The International Association for the Evaluation of Educational Achievement (IEA) is a non-governmental, non-profit cooperative of national research institutions and governmental research agencies that originated in Hamburg, Germany in 1958.

The organization develops and conducts high-quality, large-scale comparative studies in education to support countries’ efforts to engage in national strategies for educational monitoring and improvement. IEA promotes capacity building and knowledge sharing to foster innovation and quality in education. IEA studies inspire fruitful dialogue on critical educational issues facing the sector today, informing the development of evidence-based policies and practices across the globe.

As a leading entity in the field of education, the IEA counts over 60 member countries and influences the provision of education in almost 100 nations.

The International Civic and Citizenship Study (ICCS) is one of IEA’s flagship studies examining the ways in which young people are prepared to undertake their roles as citizens. ICCS 2016 continues to report on students’ knowledge and understanding of concepts and issues related to civic and citizenship education, as well as their beliefs, attitudes and behaviours.

In addition, the study collects and analysis contextual data from national centres, teachers, school principals and students themselves about the organization and content of civic and citizenship education in the curriculum, teacher qualifications and experiences, school environment and climate, and home and community support. Twenty-four countries participate in the 2016 cycle.

Today Translations was commissioned to proof-read and verify all national versions of the assessment instruments – translated version of the international version into language(s) of instruction, that enter the data collection phase of the study.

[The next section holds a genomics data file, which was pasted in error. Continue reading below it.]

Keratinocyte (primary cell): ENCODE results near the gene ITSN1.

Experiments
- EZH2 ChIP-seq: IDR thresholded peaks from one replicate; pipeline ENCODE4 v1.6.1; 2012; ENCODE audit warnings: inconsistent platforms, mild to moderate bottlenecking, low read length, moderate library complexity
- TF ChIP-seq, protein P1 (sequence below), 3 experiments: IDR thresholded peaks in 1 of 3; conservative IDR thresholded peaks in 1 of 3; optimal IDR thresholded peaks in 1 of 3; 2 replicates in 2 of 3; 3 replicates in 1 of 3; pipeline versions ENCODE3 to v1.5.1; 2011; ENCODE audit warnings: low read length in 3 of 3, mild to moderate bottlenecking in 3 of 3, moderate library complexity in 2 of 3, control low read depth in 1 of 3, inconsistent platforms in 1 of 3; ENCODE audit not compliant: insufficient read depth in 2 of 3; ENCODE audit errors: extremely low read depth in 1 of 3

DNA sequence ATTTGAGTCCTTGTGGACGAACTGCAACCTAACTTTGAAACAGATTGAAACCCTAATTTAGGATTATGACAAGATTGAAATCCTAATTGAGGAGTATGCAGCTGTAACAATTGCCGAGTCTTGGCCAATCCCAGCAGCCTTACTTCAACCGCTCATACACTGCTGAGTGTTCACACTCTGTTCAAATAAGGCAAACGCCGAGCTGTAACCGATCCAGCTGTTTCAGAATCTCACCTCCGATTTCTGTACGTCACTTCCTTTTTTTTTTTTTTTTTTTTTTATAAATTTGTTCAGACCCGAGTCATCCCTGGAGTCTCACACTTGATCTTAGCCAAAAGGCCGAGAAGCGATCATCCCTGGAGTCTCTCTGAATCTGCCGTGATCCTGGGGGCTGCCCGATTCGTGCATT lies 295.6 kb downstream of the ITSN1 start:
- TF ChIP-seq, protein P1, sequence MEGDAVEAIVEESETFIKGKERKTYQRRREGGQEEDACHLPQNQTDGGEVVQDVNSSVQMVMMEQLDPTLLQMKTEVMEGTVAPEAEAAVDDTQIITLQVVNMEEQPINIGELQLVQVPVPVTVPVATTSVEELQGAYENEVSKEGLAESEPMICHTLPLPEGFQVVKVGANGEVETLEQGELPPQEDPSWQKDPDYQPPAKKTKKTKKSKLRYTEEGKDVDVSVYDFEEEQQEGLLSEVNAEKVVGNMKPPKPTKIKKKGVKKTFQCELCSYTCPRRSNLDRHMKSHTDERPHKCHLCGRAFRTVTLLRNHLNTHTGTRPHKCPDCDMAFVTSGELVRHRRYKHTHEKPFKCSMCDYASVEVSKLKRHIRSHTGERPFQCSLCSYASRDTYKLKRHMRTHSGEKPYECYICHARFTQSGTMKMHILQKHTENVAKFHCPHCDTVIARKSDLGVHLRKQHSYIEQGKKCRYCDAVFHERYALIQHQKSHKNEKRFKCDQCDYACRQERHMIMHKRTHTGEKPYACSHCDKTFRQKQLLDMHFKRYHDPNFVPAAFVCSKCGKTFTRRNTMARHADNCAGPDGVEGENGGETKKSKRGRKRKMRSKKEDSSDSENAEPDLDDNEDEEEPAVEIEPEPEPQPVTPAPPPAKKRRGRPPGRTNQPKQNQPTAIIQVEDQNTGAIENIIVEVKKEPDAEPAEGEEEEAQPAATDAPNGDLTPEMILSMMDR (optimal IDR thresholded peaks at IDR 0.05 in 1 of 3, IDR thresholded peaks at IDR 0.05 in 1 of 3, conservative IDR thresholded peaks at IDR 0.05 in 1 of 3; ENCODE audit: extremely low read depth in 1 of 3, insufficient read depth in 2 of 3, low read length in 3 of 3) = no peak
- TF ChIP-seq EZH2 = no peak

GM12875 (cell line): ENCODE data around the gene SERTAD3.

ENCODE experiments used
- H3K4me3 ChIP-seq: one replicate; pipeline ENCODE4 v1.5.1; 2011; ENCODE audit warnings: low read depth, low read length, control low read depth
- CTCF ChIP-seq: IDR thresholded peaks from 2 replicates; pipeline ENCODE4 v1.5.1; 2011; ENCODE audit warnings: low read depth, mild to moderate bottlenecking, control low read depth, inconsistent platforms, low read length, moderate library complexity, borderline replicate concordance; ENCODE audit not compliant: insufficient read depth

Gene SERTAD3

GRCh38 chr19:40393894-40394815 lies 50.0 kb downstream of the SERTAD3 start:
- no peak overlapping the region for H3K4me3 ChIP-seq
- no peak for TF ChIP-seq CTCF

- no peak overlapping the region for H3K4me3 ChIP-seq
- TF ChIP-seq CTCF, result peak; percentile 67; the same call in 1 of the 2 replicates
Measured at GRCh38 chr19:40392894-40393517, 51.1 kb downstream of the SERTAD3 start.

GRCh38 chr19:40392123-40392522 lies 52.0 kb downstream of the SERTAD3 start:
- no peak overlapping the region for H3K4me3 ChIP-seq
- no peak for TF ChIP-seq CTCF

The project was divided into three broad categories of verification: proof-reading for errors, checking cultural appropriateness, and continuity with the previous cycle.

The project required that all translations were carefully checked against the English source content, ensuring no errors had crept in.

Close cultural checking was necessary to ensure that the translation was not only accurate, but that the survey materials matched the local dialects and were suitable for the socio-cultural contexts. Further, checking for continuity ensured that content and terminology used in the 2016 survey corresponded to that used in its earlier 2009 counterpart. This step was crucial as one goal of the study was to measure how trends in civic and citizenship education have changed over time.

Finally, all errors and suggested changes had to be logged, categorised and justified.

Project delivery required a consultative and collaborative effort in proofing-reading and trend verification between Today Translations’ project management team, its pool of specialised linguists, and senior researchers at IEA.

To ensure continuity across all languages, it was crucial that all linguists verifying the survey content were working in close coordination, with access to centralised reference materials and instructions. Coordinating such a large team of linguists, as well as building and applying comprehensive glossaries required expert project management and workflow assessment.

Further, the vast scope of the project meant that all files were delivered on a rolling basis, as agreed between the Today Translations project management team and IEA, with all accepted changes logged and incorporated into instructions as the project evolved over the course of almost six months.

The ICCS Assessment Framework was released on March 21, 2016, with the surveys to be conducted throughout the year. Click here to read more on the ICCS 2016 website.